The Obama administration established the directorate in 2016 in the aftermath of the 2014 Ebola epidemic. Ebola is endemic to Central Africa, so its emergence in the small West African nations of Guinea, Liberia, and Sierra Leone in 2014 was particularly dangerous because there was no health infrastructure to handle the spread.

The World Health Organization (WHO) was slow to respond and admitted that its response to the outbreak was flawed. With cases of Ebola beginning to appear in the US, the Obama administration ultimately decided to send troops into Liberia to control the outbreak and appointed Ron Klain as the “Ebola response coordinator.” He’s said of his work on Ebola that, while there were plenty of medical experts who could advise on the emergency, the real need was for someone who could manage the 14 different government agencies involved in the response.

By February 2015, there were no US cases of Ebola, and the Ebola treatment units in Liberia were empty. However, the sluggish response time bore terrible costs. According to a Congressional Research Service report from 2014, between 1976 and 2012 there were 1,590 deaths from Ebola worldwide—all of them in Central and East Africa. By the end of the Ebola outbreak in 2014, more than 11,000 people had died across Guinea, Liberia, and Sierra Leone.

The creation of the directorate was a recognition of the need for a centralized authority to coordinate the efforts of multiple federal agencies and intergovernmental partners, ideally within the White House. Former National Security Advisor John Bolton described Trump’s decision to eliminate the directorate as “streamlining” the NSC. And Tim Morrison, the former senior director for counterproliferation and biodefense on the NSC, has written that, “the bloat that occurred under the previous administration clearly needed a correction.”

It’s impossible to say how much the change ultimately affected the pandemic response, but Trump’s willingness to shutter a tool in the pandemic response toolset over cost seems shortsighted.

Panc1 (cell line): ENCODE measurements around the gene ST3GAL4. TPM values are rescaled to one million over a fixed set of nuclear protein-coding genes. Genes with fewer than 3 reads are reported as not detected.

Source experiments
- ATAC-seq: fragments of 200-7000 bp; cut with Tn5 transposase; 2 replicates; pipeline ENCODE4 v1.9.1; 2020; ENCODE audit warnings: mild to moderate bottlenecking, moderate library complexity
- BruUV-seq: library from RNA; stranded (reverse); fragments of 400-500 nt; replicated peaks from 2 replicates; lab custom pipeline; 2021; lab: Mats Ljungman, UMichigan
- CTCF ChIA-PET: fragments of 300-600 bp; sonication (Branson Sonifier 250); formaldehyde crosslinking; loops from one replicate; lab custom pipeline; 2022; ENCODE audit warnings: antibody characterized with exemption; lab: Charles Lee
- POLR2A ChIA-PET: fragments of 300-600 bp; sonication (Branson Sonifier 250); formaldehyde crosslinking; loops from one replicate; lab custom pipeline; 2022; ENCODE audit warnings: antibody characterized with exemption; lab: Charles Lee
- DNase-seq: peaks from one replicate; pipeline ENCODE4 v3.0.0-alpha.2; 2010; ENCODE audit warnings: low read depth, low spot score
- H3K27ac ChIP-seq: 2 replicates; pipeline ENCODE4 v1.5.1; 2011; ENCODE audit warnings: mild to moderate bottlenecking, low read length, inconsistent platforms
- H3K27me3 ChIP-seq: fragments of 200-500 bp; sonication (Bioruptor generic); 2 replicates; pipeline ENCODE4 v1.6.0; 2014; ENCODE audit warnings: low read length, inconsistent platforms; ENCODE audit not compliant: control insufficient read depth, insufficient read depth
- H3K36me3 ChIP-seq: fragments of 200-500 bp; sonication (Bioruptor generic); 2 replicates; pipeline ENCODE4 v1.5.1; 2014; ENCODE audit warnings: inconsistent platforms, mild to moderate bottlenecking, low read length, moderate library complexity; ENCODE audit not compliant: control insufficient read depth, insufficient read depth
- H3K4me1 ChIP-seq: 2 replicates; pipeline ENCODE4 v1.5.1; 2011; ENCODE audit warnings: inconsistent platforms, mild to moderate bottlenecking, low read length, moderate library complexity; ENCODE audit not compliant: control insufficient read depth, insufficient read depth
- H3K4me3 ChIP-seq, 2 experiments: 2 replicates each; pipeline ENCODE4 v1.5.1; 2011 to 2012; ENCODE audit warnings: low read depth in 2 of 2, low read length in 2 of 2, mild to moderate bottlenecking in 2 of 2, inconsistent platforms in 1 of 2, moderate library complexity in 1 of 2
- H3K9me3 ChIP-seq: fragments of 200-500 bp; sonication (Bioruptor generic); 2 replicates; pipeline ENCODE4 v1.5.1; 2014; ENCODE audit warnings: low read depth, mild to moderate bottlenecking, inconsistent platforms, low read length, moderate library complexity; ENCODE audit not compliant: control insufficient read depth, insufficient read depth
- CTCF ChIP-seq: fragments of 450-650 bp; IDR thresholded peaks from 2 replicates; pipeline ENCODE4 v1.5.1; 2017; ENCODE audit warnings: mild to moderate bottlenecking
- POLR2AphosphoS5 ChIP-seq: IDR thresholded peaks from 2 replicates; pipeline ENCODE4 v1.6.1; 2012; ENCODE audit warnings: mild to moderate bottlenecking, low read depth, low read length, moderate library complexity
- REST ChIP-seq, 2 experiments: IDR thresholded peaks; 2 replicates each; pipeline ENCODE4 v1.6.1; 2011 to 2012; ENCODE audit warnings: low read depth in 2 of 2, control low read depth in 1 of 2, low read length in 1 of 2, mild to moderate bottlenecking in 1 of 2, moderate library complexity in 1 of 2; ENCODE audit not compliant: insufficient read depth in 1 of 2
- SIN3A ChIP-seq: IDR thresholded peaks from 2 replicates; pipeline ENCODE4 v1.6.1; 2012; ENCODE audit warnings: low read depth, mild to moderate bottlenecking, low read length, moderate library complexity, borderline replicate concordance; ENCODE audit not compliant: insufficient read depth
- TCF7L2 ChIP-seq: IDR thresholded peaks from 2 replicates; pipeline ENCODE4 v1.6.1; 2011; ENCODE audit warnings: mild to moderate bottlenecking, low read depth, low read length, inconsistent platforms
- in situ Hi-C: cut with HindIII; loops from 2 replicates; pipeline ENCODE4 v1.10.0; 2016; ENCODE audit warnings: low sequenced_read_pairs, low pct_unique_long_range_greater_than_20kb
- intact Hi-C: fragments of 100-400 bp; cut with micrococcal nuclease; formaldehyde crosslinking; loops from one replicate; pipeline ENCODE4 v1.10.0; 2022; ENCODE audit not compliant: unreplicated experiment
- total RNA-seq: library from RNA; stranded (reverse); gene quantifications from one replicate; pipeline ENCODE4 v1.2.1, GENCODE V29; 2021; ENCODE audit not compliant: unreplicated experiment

“Pandemics, like weapons of mass destruction and climate change, are transnational threats with potentially existential consequences,” Cameron wrote in the Washington Post. “No single department or agency can be responsible for handling them. Pandemic threats may not arise every year, but the White House should constantly prepare for them. We can’t afford for federal decision makers to waste time relearning old lessons when they should be innovating and acting.”

It’s worth noting that the economic cost of the COVID-19 pandemic in the United States has been estimated at $14 trillion and the estimated global death toll since January 2020 is approaching 30 million. To coordinate the next governmental response to a pandemic, the Biden administration is requesting $6.2 million in its 2025 budget for OPPR.

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Topics: Biosecurity

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John Goudge
John Goudge
23 days ago

Trump needs to save money to fund tax cuts for his backers and donors.
He is incapable of learning from previous events and is solely focused on his goals.
Some have speculated that he wants to render the US broke and ungovernable except by him and his authoritarian regime.